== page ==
Start at 4:30 in the afternoon, Check previous records and notes; work on the breadboard to build the XO prototype, hook up, run test sweeps, make changes and repeat till it looks better than the last best version from previous sessions, based on thinking about how to improve the design from the last session.

Make drink and move to listening chair, start playlist of selected speaker instrument tones and demo songs and listen for about 62 minutes, taking notes on good points and bad. Back to computer, log notes.

Repeat till 7am, clock out.
So yeah, I thought it was funny and posted it as half joke, half truth. Four listening sessions over that period of time? My God, could he walk back to the house?!
If you want to find fault, send me a note through Audiogon and I’ll be happy to provide you with all of my faults so you can really tee off on me with maximum effect in the future.

But if you can’t relax with a drink and listen to your stereo because you are alcohol intolerant, your religion forbids you from drinking you’re in AA, or your psych meds won’t let you have a drink, stop telling the world that on my post.

We should really be talking about trying to make the best XO that one can here, costs be damned, and time is not a major concern. Designing an XO like this, as Danny at GR R says:

People think I just sit down and punch in a few numbers to a computer program and assemble the parts, etc. That is nothing like what happens…

It >is< nothing like that; Danny knows what numbers to punch in after testing the drivers individually because the published specs are merely a guideline for selection, and are not dead on to the product that shows up at your doorstep. But he is also wise not to divulge too much because what goes on in his head is Intelectual Property, and important for his livelihood.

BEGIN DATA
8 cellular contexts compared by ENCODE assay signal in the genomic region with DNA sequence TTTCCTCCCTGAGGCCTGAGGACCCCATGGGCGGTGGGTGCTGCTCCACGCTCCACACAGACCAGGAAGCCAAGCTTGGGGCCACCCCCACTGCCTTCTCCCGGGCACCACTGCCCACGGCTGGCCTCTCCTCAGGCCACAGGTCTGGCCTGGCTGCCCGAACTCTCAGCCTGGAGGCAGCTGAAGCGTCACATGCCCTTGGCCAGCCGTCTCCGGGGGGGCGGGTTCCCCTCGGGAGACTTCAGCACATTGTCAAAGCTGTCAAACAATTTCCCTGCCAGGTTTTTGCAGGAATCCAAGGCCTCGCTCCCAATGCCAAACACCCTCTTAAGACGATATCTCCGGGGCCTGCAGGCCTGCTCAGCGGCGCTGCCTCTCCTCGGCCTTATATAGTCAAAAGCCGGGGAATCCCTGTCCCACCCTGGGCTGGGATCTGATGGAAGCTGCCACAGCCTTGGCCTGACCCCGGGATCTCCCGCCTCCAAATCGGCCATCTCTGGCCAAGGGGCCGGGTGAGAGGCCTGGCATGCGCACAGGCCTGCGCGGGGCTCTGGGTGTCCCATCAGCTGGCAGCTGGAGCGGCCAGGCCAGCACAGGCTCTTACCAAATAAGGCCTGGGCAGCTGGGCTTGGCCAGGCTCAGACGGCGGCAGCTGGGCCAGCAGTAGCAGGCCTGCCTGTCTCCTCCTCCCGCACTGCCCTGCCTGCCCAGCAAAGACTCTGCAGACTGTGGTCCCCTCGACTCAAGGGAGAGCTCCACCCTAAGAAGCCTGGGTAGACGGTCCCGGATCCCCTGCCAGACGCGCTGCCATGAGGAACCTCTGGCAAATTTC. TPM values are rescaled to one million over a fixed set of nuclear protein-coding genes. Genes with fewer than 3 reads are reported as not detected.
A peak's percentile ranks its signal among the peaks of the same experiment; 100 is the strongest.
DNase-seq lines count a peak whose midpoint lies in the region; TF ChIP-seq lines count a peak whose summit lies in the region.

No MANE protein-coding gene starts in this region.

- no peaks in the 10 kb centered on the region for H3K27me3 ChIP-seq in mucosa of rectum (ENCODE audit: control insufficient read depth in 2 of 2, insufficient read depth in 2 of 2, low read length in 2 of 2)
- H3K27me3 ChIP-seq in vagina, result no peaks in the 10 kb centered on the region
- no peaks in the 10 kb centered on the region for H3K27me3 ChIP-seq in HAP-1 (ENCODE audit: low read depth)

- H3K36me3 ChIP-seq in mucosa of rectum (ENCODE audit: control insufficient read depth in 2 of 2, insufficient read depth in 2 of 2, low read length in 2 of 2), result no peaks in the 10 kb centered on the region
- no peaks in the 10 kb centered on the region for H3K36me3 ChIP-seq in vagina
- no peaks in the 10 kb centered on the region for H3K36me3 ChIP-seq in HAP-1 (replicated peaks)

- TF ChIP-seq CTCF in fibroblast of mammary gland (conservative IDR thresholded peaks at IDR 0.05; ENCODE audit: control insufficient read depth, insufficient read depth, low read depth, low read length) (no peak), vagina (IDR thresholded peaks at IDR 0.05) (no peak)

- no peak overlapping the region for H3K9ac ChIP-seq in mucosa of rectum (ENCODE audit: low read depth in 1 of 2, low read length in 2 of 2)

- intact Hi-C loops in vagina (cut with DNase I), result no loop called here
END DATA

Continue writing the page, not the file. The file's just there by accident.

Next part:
I have one of his XO’s, and no matter how hard you try and get the specs out of me, that will never happen, because I was an artist, then a Senior Designer in ID, and I understand how important trade secrets, copyrights and patents are to making a living/profit. Someone uses one of my photographs or part of something I designed for profit? I’m going to sue them.

That is why I am amazed the Humble Home Made HiFi publishes photos of their XO builds, because of the IP they are disclosing.

Look at these photos, if you know what you are looking at, it’s all there. Of course you may have to put off that trip to Hawaii, for 4, to buy one, let alone with the accompanying speaker it’s in, but you can read the caps and inductors makers name, and what model from their selected line. Of course these are specific to a particular set of speakers they are designing for, and they don’t show those, but still…


You really do need a a soundproof supply room to break a lot of this stuff in, speakers to caps.

I'm speculating early on in my research on cables so far, without a complete understanding, so FWIW: I do think there is something to your ears becoming accustomed to a new component, so breaking them in; but I also think there is something to breaking something in like a speaker cable, from a physics stand point, and that could be something as simple as the cabling's jacket shrinking from mild heat and off gassing, changing the relationship of the conductors distance from one and other. 

I do not think, at this point, that the physical nature of the conductor changes after manufacturing changes, unless something like cryotreatment is applied, or the wires are annealed after the drawing of them, tempered or surface smoothing, or a combination of those, to make a superior cable. 
Caps? Yep, physical and chemical relationships are being ingrained in the parts memory, bringing out it's full character.

Inductors? See wire finishing.

I'm self taught, so don't have anything to relate from others who I've learned from except what I learn from my testing, and other people affecting those judgments by my studying their designs.

A cheep tip. Not on XO's but…

Want better results from standard SxS speaker cable? Mesure out length you need, adding a couple of feet. Place one end in a vice, one the other attach to an VS electric drill. Slowly twist the wire under tension till you get 6 twists for every foot, then anchor the drill with a weight. Set the twist with a high powered hair dryer, careful not to melt the wire, let cool.